New Braunfels Herald Zeitung (Newspaper) - September 30, 1999, New Braunfels, Texas
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SO-WEST MICROPUBLISHING 2627 E YANDELL DR
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Vol. 148, No. 225 14 pgs. in 2 sections September 30, 1999
Serving Comal County since 1852
50 centsArea leaders working to air out pollution problemSan Antonio mayor says action days aren’t enough
By Peri Stone-Palmquist
SAN ANTONIO — Ozone Action Days just aren’t cutting it, area government officials said Wednesday.
Never heard of that designation? Couldn’t define it?
That’s the point, San Antonio Mayor Howard Peak said.
“I don’t think some people ever figured out what an ozone action day is,” he said.
For those in the dark, it’s the designation made by Texas Natural Resource Conservation Commission when weather conditions are ideal for the formation of ozone, a reactive gas that forms when pollutants react in the presence of sunlight and heat High, unhealthy levels of ozone often are triggered by hot, dry weather and heavy traffic.
The Greater San Antonio area, which includes Comal County, experienced high levels of ozone too many times this year — a violation that could result in various penalties, such as increased gas prices.
In an effort to help prevent these penalties and keep air clean for health reasons, Peak and other local government officials, including Comal County Commissioner Jay Minikin, formed a committee to develop strategies for reducing air pollution.
The 10-member Air Improvement Resources Executive Committee is organized through Alamo Area Council of Gov-
emments, a voluntary association of 94 governmental entities in 12 counties.
The executive committee has been meeting since April, along with an advisory committee.
At their meeting Wednesday, committee members agreed to launch a year-round educational campaign. They also said a different approach was needed.
“We need lifestyle changes,” Minikin said.
People need to get in the habit of car-pooling and using electric-powered lawnmowers, he said.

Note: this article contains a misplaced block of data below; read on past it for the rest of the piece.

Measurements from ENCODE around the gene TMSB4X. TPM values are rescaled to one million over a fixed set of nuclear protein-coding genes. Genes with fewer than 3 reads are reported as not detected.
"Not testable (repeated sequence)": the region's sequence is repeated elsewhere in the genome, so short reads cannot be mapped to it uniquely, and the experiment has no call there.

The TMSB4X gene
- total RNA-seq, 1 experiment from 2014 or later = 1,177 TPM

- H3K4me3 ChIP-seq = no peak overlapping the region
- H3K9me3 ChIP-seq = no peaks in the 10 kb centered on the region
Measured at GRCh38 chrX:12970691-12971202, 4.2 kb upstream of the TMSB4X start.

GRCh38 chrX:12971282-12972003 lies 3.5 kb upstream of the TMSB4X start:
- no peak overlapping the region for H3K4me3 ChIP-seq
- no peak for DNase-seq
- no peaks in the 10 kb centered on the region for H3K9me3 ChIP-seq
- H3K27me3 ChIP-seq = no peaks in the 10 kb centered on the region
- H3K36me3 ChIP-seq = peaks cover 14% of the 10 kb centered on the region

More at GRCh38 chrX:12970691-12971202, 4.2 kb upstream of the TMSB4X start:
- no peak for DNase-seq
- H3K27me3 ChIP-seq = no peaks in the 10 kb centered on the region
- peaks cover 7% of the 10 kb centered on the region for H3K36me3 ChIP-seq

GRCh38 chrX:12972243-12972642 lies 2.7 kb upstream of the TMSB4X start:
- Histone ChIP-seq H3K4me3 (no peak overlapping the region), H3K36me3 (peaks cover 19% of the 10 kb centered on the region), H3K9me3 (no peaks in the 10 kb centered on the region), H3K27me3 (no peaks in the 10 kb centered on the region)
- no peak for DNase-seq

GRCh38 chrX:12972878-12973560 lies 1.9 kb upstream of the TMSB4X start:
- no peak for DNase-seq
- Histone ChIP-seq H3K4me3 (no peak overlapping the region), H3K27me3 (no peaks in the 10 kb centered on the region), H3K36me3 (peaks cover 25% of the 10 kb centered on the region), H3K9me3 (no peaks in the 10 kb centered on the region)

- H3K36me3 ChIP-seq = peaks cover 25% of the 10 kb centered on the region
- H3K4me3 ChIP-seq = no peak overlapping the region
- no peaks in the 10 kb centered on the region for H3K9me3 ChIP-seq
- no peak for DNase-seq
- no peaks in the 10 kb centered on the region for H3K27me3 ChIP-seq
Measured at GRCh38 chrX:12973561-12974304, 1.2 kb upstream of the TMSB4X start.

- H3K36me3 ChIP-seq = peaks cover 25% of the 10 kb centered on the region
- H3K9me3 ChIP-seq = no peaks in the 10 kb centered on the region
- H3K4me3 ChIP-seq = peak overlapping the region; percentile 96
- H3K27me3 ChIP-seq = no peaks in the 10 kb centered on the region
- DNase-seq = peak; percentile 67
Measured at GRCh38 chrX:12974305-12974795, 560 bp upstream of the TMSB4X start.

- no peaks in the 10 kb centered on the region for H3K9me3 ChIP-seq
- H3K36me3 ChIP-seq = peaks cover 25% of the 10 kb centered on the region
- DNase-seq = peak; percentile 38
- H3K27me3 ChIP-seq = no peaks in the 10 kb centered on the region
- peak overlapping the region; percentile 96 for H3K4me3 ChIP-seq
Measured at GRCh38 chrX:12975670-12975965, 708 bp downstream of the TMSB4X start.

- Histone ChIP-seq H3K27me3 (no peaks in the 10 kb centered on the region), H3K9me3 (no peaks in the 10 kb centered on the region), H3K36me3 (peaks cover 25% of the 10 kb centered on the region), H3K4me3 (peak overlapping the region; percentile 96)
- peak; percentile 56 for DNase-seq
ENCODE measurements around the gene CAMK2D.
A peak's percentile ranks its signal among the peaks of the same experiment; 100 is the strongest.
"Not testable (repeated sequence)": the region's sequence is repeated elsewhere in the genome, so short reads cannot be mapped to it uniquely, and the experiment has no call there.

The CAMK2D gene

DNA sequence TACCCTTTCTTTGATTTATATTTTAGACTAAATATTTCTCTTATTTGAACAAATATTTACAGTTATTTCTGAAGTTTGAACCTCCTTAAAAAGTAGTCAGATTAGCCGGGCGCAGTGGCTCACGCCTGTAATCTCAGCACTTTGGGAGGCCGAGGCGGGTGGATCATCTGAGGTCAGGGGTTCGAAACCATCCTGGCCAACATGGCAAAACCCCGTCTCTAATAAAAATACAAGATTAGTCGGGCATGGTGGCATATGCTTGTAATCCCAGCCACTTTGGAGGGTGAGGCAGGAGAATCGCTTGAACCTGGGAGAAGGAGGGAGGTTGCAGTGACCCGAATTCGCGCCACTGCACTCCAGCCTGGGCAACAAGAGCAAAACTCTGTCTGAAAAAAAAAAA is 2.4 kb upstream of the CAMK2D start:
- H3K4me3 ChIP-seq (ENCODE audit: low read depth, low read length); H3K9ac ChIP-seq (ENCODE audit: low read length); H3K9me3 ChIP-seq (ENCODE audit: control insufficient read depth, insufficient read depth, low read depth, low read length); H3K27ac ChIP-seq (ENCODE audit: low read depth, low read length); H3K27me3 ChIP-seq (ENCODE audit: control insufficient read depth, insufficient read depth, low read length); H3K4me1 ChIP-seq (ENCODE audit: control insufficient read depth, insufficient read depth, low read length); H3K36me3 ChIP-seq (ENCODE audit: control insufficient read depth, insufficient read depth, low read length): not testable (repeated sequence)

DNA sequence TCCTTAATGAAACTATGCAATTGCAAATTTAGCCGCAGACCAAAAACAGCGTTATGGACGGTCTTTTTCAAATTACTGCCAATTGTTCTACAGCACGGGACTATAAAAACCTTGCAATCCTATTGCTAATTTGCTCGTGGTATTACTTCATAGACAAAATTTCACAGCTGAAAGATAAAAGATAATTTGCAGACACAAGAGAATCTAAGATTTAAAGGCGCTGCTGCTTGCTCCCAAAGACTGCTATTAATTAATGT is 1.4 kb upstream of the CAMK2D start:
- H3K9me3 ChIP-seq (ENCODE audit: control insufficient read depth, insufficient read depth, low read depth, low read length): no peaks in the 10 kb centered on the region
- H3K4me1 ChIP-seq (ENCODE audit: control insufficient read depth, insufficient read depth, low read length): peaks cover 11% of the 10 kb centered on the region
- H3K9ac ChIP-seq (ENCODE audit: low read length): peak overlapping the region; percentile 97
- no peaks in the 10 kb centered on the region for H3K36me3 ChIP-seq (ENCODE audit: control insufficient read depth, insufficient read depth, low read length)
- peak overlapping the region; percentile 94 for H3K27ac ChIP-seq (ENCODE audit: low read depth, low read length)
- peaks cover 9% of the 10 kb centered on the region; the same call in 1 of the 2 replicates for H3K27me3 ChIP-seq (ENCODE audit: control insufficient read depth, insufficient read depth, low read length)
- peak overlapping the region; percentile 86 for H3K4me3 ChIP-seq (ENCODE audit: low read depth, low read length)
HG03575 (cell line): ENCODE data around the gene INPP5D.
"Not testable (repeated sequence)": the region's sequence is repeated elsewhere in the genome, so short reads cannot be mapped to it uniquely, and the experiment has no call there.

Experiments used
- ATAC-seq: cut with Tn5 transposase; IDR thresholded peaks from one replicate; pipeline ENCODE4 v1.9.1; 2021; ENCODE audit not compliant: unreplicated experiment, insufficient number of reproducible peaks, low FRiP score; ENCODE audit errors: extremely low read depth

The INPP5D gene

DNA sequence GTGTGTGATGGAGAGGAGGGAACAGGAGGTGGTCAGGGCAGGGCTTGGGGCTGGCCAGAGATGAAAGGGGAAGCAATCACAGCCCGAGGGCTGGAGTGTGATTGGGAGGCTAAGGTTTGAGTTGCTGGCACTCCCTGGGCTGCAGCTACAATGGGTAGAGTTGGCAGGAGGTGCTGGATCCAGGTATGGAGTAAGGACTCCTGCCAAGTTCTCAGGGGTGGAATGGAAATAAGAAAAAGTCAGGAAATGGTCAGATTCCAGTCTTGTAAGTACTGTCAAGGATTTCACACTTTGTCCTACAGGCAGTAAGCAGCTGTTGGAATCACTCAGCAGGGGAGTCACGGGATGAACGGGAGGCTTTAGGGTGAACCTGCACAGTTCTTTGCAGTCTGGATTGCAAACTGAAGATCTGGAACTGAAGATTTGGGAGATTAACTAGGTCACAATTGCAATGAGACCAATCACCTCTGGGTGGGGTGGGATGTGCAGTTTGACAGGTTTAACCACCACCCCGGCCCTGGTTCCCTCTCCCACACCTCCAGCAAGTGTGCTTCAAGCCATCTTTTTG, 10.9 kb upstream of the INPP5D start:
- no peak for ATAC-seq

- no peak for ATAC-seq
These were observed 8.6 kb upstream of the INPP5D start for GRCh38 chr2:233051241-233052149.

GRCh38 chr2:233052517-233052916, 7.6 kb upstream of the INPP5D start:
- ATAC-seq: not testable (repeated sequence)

Currently, residents are told to make changes only on Ozone Action Days.
Minikin said he also wanted to see more of an emphasis on public health. Ozone can inflame lung tissue and spark breathing problems.
And that message hasn’t gotten out.
“This all relates to individual health,” he said.
Instead of an emphasis on health, the focus had been on penalties, such as increased gels prices or increased vehicle inspection fees, Minikin said.See POLLUTION/3A
Early voting brisk for NBISD bond
Closing time nears at Dittlinger Library
From staff reports
Dittlinger Memorial Library, 373 Magazine Ave., closes for good at 6 p.m. Friday.
Mayor Stoney Williams will check out the last book.
No items are due during the time the library is closed, but library users can continue to
return library materials in the book drop at the Dittlinger until the new library opens.
No books can be checked out during the closing period.
Library employees will spend the next two weeks packing and moving to the New Braunfels Public Library, 700 E. Common St.
The new library is scheduled to open Od 16. Williams will check out the first book.
The new library will feature more meeting room space, two study rooms, a Friends of the Library bookstore, additional parking and additional computer workstations. The Dittlinger Library opened on Oct. 11, 1969.
Fate of $75 million package will be decided Saturday
By Heather Todd Staff Writer
New Braunfels Independent School District officials said they didn’t know what to expect Saturday when voters decide the fate of a $75 million bond package.
But one thing’s for sure — more voters are going to the polls than did in the district’s 1994 bond election.
Early voting results already have surpassed the total number of ballots cast during the district’s $ 15 million bond election in 1994.